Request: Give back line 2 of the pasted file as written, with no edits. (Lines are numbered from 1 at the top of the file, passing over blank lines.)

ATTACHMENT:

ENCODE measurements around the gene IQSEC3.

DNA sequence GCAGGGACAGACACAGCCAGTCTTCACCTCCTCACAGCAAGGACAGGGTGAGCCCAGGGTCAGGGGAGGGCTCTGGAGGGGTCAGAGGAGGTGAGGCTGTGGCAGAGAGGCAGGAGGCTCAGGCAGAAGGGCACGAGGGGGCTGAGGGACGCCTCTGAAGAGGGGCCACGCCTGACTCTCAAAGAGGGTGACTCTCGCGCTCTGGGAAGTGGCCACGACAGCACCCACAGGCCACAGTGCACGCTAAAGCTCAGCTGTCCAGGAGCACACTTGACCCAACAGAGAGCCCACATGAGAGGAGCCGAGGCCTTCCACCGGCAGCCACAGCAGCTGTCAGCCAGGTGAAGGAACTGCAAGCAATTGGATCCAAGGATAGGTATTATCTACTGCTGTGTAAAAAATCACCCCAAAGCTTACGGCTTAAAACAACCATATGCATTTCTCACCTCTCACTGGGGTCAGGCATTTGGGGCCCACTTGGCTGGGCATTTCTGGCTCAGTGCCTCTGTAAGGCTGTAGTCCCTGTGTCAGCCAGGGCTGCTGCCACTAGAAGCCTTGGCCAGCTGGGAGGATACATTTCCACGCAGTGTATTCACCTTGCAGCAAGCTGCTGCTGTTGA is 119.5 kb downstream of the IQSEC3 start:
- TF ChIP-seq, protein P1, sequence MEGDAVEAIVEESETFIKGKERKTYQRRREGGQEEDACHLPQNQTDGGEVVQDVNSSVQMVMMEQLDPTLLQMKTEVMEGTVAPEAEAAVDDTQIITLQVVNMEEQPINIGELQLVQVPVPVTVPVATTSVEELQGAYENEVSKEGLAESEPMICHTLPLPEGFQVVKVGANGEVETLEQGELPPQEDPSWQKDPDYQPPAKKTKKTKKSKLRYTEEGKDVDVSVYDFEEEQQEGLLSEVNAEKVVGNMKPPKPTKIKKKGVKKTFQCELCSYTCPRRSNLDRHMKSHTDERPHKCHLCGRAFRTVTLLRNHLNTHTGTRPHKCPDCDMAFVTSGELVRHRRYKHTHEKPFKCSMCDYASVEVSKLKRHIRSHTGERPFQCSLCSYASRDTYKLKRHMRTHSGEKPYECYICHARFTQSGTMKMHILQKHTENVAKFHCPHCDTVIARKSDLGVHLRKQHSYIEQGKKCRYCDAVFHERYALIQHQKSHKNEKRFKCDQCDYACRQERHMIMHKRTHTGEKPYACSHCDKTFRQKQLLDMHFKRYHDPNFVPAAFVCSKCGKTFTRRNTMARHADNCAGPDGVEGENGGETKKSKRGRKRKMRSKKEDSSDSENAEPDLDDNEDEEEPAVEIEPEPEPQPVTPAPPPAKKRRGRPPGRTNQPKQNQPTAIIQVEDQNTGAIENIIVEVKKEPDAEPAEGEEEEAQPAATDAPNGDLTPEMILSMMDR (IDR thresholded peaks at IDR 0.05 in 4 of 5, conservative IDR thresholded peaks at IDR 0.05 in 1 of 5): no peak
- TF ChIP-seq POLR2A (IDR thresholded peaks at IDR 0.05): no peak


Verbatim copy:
DNA sequence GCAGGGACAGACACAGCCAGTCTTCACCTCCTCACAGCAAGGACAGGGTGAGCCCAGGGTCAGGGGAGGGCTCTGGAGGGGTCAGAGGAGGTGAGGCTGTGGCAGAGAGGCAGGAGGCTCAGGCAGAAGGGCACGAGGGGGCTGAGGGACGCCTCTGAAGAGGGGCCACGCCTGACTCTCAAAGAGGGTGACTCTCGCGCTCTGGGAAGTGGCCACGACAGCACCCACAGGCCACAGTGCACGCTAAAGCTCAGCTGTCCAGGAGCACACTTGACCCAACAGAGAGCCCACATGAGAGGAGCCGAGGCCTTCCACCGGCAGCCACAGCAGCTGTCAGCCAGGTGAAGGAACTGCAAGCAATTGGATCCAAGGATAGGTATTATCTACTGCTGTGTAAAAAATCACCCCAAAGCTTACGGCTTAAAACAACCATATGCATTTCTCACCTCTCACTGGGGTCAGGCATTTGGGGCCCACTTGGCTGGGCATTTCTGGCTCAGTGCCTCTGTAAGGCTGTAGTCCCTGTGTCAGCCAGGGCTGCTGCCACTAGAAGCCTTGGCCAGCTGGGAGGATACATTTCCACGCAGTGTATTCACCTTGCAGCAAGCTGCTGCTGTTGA is 119.5 kb downstream of the IQSEC3 start: